# A Recursion function in C++

If I have this recursive function:

``````int mystery(int n) {

if ( n == 0 || n == 1 ||  n ==  2) return  n ;
return (mystery(n-1) + mystery(n-2) + mystery(n-3))  ;
}
``````

I am working with finding mystery(20).

How can I find out how many addition operations are carried out when calculating the function and how many invocations of mystery() there are in order to calculate mystery(20)?

I tried adding some cout statements like:

``````int mystery(int n) {
if ( n == 0 || n == 1 ||  n ==  2) {
cout << n << endl;
return  n ;
}
cout << n << endl;
return (mystery(n-1) + mystery(n-2) + mystery(n-3))  ;
}
``````

But I couldn't really make sense of it since there were over a thousand numbers outputted. And I don't believe those cout statements do much in the way of telling me how many addition operations are carried out and how many invocations of mystery() there are in order to calculate mystery(20)?

Thanks for any and all help!

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Well for every n > 2 that gets printed out, there are 3 additions. No? –  Falmarri Mar 18 '11 at 0:52
Apart from the overhead inherent to recursions, note that the call of `mystery(n-1)` has already calculated values that will be re-calculated in the call of `mystery(n-2)`, and again re-calculated in the call `mystery(n-3)`. This implies awful, terrible performance. Read about dynamic programming. –  wilhelmtell Mar 18 '11 at 0:55
@wilhelmtell - My guess is that this is part of assignment where they will learn how to calculate the number of additions that happen. So using dynamic programming to get rid of them would defeat the purpose. –  Omnifarious Mar 18 '11 at 1:10
Interesting note: this is a Tribonacci Sequence ... gotta love the On-Line Encyclopedia of Integer Sequences :) –  D.Shawley Mar 18 '11 at 1:48

The easiest way to do is to increment a global (or static global) variable.

Something like to get the number of mystery call:

``````int nb_of_invok = 0;
int mystery(int n)
{
nb_of_invok++;
}
``````

And this to get the number of additions:

``````int nb_of_invok = 0;
int mystery(int n)
{
nb_of_invok++;
if(...)return n;
return(...);
}
``````
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this is the most obvious way :) –  dagang Mar 18 '11 at 0:58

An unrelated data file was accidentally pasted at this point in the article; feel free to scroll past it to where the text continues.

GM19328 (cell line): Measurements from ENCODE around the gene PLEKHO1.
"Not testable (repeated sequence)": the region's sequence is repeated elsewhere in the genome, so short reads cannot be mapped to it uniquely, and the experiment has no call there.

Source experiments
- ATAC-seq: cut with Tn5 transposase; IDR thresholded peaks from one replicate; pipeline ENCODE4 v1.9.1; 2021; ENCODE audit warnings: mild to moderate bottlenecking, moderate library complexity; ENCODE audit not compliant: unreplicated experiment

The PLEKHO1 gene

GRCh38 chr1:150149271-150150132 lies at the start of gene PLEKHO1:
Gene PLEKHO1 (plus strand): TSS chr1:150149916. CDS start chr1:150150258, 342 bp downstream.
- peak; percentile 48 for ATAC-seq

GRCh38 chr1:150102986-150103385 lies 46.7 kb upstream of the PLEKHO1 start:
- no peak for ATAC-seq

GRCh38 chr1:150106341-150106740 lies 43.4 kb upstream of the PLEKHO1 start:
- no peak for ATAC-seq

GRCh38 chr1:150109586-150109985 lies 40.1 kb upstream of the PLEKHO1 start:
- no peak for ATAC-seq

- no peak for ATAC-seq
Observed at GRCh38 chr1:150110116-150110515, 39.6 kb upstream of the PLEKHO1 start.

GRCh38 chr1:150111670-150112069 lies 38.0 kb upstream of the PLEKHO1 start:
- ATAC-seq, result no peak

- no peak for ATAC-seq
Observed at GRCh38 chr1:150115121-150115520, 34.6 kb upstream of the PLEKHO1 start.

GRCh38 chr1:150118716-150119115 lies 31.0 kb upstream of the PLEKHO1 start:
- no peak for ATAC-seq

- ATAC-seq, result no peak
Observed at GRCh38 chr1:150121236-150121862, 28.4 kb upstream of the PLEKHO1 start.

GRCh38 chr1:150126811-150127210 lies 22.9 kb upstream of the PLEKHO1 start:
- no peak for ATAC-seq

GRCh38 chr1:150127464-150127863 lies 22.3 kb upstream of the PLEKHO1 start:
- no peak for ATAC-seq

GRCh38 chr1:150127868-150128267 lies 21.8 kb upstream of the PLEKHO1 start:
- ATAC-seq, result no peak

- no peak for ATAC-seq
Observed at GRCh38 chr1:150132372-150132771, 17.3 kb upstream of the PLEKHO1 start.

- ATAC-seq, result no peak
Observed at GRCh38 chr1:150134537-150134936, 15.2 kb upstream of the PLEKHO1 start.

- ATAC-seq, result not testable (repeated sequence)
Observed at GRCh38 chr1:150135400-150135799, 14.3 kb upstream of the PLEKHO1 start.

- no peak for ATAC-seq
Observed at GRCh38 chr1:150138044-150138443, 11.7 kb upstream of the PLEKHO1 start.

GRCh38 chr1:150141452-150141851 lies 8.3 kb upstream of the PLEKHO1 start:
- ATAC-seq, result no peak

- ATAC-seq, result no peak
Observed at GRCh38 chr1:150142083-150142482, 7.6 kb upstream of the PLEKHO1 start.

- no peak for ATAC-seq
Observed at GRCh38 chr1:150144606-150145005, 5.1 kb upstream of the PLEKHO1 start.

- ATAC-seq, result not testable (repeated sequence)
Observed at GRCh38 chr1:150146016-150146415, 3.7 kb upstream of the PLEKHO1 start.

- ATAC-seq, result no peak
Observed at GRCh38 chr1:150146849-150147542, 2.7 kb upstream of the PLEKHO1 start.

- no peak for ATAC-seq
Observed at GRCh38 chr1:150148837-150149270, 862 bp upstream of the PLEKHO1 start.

Thanks but how can I keep track of the number of additions, where do I place a global variable in the function to keep track of the additions? I'm not seeing how that's done? –  Ben Mar 18 '11 at 1:01
@Rhinoo I have updated my answer. –  Ubiquité Mar 18 '11 at 1:06
Awesome, it was a lot simpler than I thought, thank you ! –  Ben Mar 18 '11 at 1:13
@Rhinoo You're welcome. –  Ubiquité Mar 18 '11 at 1:26

If I'm understanding you correctly... you can use a static counter variable and increment that every time you call the method. Alternatively, you can pass around a reference to the counter and just increment that.

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This is possible to figure out with math. But if you wanted to measure it empirically, you could use a static counter in the function. This logic is easy to extend to counting the number of additions as well.

``````int mystery(int n) {
static int invocations = 1;

cout << "mystery has been invoked " << invocations++ << " times.\n";
if ( n == 0 || n == 1 ||  n ==  2) {
return  n ;
}
return (mystery(n-1) + mystery(n-2) + mystery(n-3))  ;
}
``````

You could also use a global variable. I don't like either of those solutions though. They make multi-threading hard, and they violate some important design principles. As a one-off to answer this question and then remove from your code they're fine, but what I would do if I wanted this as a permanent feature is this:

``````#include <iostream>

class counted_mystery {
public:
counted_mystery() : invocations_(0), additions_(0) { }

unsigned int getInvocations() const { return invocations_; }
void resetInvocations(unsigned int newval = 0) { invocations_ = newval; }

operator ()(int n) {
++invocations_;
counted_mystery &mystery = *this;

if ( n == 0 || n == 1 ||  n ==  2) {
return  n ;
}
return (mystery(n-1) + mystery(n-2) + mystery(n-3));
}

private:
};

int main(int argc, char *argv[])
{
using ::std::cout;

counted_mystery mystery;
mystery(20);
cout << "mystery was called " << mystery.getCount() << " times for n == 20\n";
return 0;
};
``````

Figuring this out with math is an interesting problem, but likely not too hard. I think it will turn out to be exponential.

BTW, don't use `endl` unless that's what you mean to use. It's very slow since it forces a buffer flush whenever you use it. Use `'\n'`.

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Another option is to make this is method of a class which would allow use of a member variable rather than a global, and at the same time keeps the `int mystery(int)` interface clean.

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